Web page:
Acis and Galatea, HWV 49 (George Frideric Handel)
- (Posted 2006-01-29) CPDL #10037: pp. 1-26: pp. 27-50: pp. 51-74: pp. 75-100: (MIDI)
- Editor: Michael Gibson (submitted 2006-01-29). Score information: Letter, 24 pages, 2.93 MB Copyright: CPDL
- Edition notes: 4 PDF Sections make up complete vocal score (page numbers at bottom, musical numbers at top of page). MIDI files are zipped. Based on Joseph Barnby's SATB rearrangement of choruses.
- (Posted 2008-07-23) CPDL #17685:
- Contributor: David Newman (submitted 2008-07-23). Score information: Letter, 7 pages, 303 kB Copyright: Public Domain
- Edition notes: recit. & aria for bass: "I Rage, I Melt / O Ruddier than the Cherry" Edition in G Minor, piano reduction by Ebenezer Prout
- Galatea - soprano
- Acis - tenor
- Damon - tenor (treble in the 1718 version)
- Polyphemus - bass
- Coridon - tenor (1718 only)
Description: There are quite a few incarnations of this work: the serenata/cantata for 3 singers Aci, Galatea e Polifemo (HWV 72) was written in 1708. Handel wrote completely new music for the serenade/masque Acis and Galatea in 1717-18 for 5 singers (published 1722). In 1732 he made a 3 act version borrowing some music from Aci, Galatea e Polifemo as well as other Italian works (and dropping the role of Coridon), and in 1739 he reworked the 1718 version into 2 acts. The 1732 version continued to be revised through 1741. Mozart adapted the work in 1788 (K. 566).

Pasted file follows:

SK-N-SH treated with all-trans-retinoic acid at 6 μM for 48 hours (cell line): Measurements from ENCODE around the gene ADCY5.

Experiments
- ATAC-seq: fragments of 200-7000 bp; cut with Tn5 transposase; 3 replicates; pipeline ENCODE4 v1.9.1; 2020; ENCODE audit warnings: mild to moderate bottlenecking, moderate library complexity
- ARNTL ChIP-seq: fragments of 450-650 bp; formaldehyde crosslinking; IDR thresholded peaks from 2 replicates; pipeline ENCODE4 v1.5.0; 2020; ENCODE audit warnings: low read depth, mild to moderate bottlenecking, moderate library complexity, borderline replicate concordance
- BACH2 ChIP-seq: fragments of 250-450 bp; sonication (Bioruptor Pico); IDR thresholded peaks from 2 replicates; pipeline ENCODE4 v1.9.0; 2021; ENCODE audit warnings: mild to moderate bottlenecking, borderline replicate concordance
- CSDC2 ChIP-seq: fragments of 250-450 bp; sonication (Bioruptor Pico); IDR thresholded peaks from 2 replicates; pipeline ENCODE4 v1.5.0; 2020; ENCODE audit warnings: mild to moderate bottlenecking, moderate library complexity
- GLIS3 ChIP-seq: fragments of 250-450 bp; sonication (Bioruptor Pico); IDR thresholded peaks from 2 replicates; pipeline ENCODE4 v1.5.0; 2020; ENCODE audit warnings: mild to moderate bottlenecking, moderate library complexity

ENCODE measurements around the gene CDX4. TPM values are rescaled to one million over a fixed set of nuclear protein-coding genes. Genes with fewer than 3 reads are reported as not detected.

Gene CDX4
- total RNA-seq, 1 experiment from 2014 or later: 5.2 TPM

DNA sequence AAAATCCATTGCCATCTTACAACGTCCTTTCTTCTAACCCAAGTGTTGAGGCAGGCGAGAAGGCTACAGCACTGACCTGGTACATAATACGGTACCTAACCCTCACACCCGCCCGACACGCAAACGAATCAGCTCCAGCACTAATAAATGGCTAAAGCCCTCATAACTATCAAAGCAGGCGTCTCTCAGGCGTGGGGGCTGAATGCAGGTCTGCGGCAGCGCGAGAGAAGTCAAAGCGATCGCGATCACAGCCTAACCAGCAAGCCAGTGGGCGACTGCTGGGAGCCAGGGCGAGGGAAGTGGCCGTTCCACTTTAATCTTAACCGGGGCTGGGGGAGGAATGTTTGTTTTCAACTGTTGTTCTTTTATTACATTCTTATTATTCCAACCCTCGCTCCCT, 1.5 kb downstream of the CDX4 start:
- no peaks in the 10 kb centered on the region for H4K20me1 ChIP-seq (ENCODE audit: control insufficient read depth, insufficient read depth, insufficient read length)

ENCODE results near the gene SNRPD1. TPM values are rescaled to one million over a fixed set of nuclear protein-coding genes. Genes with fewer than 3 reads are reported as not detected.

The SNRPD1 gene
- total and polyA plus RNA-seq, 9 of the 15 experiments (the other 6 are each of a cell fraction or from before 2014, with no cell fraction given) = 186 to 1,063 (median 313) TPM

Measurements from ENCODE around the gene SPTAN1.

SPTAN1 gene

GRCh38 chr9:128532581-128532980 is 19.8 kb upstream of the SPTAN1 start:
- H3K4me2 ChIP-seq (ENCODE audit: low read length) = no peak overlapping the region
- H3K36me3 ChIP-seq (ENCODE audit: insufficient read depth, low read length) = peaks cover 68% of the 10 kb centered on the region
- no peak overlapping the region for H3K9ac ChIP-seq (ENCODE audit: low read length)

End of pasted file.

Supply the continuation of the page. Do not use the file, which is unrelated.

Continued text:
- Acis and Galatea, HWV 49 (George Frideric Handel) at the Petrucci Music Library (IMSLP)
- Entry at "Art Song Central" for "O ruddier".
- Wikipedia's entry for "Acis and Galatea".
- Synopsis and Libretto of the opera "Acis and galatea".
- complete scanned score of Chrysander edition from the Bayerische Staatsbibliothek.
- More on Mozart version as staged by Mark Morris
Original text and translations
I rage, I rage, I melt, I burn!
The feeble god has stabbed me to the heart.
Thou trusty pine, prop of my god-like steps,
I lay thee by!
Bring me a hundred reeds of decent growth,
to make a pipe for my capacious mouth;
in soft enchanting accents
let me breathe sweet Galatea’s beauty, and my love.
O ruddier than the cherry,
O sweeter than the berry,
O nymph more bright than moonshine night,
Like kidlings blithe and merry!
Ripe as the melting cluster,
No lily has such lustre;
Yet hard to tame as raging flame,
And fierce as storms that bluster!